Throughout the decades, artists have attempted to capture the allusive component of creativity and originality. Most institutions of education devote countless hours and resources to ensure students are thinking in a creative manner. However, American poet and founding editor of UbuWeb, Kenneth Goldsmith, would argue that the quest for originality is overrated and in most cases a waste of time.

Drawing inspiration from Warhol’s “Empire,” an “unwatchable” 24-hour film of the Empire State Building, Goldsmith twists the concept of innovation into something “valueless.” In other words, he celebrates the form of conceptual works that encompasses being as uncreative in the process as possible. Goldsmith believes this is one of the “hardest constraints an artist can muster.” Furthermore, he compares his works to conceptual images, such as a book that is written with the intention not to be read. Following behind the examples of Duchamp, Warhol, and Koons, Goldsmith creates art through innovative poetry, in which he describes as a “perfect place to place a valueless practice.”

In September 2000, he wanted to capture this idea in one of the most mundane projects he could think of- copying the New York Times word for word. The objective of this project was to illustrate the uncreative process while fighting the temptation to “cut-and-paste” or alter the simple language. Similarly, one of his volumes, “Soliloquy” (2001), consists of every word he spoke for a week while another, “The Weather” (2005), encompasses a year’s worth of weather bulletins from 1010 WINS, the all-news radio station in New York.

Although most of Goldsmith’s projects remain passive, there are those of his transcribed reports that do not receive the warmest of regards. At a conference called Interrupt 3, Goldsmith read Michael Brown’s St. Louis County controversial autopsy report. The shooting of Michael Brown occurred in 2014 during an altercation with police officer Darren Wilson. The disputed circumstances of the shooting between the unarmed man and the officer ignited the tensions in the majority-black city. As a result, protestors from across the nation generated a vigorous debate about the relationship between African Americans and law enforcement. The “hands-up” movement became the accepted symbol of recognition for justice among these distraught communities. There were three autopsy reports that were performed on Michael Brown’s body, all indicating that Brown was shot at least six times. The local examiner also released a statement that described two gunshot wounds to the back of Brown’s head, along with a wound indicating a shot in the front part of his body. Although the evidence acquitted Wilson, the tension between law and enforcement and the African American community exponentially increased.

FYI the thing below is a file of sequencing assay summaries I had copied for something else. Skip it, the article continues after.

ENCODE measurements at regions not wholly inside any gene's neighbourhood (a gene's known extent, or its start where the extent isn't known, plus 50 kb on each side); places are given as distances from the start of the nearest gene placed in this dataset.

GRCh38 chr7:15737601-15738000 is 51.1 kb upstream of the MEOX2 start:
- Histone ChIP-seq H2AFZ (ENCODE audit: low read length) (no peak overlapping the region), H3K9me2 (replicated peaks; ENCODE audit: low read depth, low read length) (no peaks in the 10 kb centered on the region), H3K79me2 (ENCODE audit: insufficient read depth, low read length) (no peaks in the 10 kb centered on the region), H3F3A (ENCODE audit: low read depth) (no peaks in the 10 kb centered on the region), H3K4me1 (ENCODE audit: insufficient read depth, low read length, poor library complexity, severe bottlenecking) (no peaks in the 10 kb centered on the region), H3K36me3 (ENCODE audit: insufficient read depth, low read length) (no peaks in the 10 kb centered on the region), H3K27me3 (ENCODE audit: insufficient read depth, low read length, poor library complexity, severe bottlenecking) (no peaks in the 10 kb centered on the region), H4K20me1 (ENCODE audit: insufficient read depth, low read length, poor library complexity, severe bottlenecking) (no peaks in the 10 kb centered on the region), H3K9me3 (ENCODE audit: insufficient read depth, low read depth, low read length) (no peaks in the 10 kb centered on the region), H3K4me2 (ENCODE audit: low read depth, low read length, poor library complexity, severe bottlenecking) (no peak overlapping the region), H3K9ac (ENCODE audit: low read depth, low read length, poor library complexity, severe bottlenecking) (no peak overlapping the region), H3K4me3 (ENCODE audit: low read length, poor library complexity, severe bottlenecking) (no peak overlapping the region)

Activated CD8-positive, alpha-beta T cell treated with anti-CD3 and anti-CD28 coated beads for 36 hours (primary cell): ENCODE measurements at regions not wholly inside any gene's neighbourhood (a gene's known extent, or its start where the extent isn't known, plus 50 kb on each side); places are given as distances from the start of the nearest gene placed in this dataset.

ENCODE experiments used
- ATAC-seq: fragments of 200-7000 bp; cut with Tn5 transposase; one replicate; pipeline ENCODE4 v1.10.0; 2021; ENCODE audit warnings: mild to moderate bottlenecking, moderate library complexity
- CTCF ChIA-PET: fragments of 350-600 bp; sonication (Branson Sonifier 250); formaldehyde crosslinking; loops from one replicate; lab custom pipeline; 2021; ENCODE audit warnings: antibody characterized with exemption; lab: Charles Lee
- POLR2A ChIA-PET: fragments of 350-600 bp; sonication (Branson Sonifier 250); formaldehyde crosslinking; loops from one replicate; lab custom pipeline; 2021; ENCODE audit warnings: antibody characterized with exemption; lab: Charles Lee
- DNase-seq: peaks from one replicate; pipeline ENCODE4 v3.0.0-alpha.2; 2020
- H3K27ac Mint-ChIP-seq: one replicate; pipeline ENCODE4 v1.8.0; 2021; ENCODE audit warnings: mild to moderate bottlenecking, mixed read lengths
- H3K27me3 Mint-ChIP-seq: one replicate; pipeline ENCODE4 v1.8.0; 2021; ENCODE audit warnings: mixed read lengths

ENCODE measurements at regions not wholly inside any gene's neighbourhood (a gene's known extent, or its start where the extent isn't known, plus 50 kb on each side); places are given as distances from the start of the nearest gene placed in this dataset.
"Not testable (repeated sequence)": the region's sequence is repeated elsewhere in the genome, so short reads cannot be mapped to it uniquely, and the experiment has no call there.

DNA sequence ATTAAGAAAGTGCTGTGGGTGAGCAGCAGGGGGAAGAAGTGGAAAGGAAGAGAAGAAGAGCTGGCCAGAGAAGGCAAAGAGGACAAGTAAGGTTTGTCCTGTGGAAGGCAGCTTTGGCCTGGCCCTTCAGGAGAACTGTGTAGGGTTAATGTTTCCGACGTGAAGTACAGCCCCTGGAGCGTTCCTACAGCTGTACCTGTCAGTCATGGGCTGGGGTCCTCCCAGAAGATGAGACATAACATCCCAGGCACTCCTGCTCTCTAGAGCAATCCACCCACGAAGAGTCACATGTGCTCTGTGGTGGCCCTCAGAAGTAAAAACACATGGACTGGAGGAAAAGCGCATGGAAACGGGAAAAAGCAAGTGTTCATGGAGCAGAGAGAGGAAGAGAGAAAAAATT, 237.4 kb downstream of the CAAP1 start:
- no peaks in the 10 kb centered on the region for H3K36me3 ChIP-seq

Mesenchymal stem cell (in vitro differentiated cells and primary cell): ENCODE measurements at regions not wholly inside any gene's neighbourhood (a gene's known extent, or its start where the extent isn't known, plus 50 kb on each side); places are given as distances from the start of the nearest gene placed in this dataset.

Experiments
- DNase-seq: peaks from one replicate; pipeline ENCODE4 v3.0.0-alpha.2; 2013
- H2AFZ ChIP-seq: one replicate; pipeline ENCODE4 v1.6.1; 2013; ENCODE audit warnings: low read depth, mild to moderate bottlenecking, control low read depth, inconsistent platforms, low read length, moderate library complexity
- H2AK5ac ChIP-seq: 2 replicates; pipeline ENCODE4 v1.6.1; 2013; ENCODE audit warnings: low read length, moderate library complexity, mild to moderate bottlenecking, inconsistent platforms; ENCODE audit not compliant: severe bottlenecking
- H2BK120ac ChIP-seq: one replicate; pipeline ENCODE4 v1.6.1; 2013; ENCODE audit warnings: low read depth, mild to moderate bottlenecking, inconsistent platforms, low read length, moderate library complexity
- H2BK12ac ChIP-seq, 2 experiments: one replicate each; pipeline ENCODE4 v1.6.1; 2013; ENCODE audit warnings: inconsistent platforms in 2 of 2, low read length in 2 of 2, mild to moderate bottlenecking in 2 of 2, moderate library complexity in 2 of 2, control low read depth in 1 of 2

For thirty minutes, Goldsmith read these report with only a few altercations of his own. Artist Faith Holland described the reading as “unemotional and relatively even and his feet moved rhythmically the entire time.” Although his reading encompassed direct content from autopsy reports, several online viewers criticized Goldsmith for racist exploitation. In addition, this reading sparked a debate among the artistic community, such as the Mongrel Coalition, concerning the practice of conceptualism. According to the Mongrel Coalition, Goldsmith failed to differentiate between the art of poetry and white supremacy. As a result, Brown University refused to release the video recording of the poem to the public, per requested by Goldsmith.

For some artists, poetry encapsulates the idea of self-expression. It is viewed as a gateway for people to express themselves or in essence “find their voice.” In contrast, Goldsmith would argue that copying, cutting, and recycling original content will teach students more about literature than the pressure to understand original self-expression. Whereas some professors would insist students to imitate the style of Shakespeare’s plays, Goldsmith would simply encourage them to copy the text word for word, page for page. Therefore, the most important factor of conceptual art is the idea or concept of the work. It is the process of conception that takes precedence of the skill of the artist or craftsman. Source:

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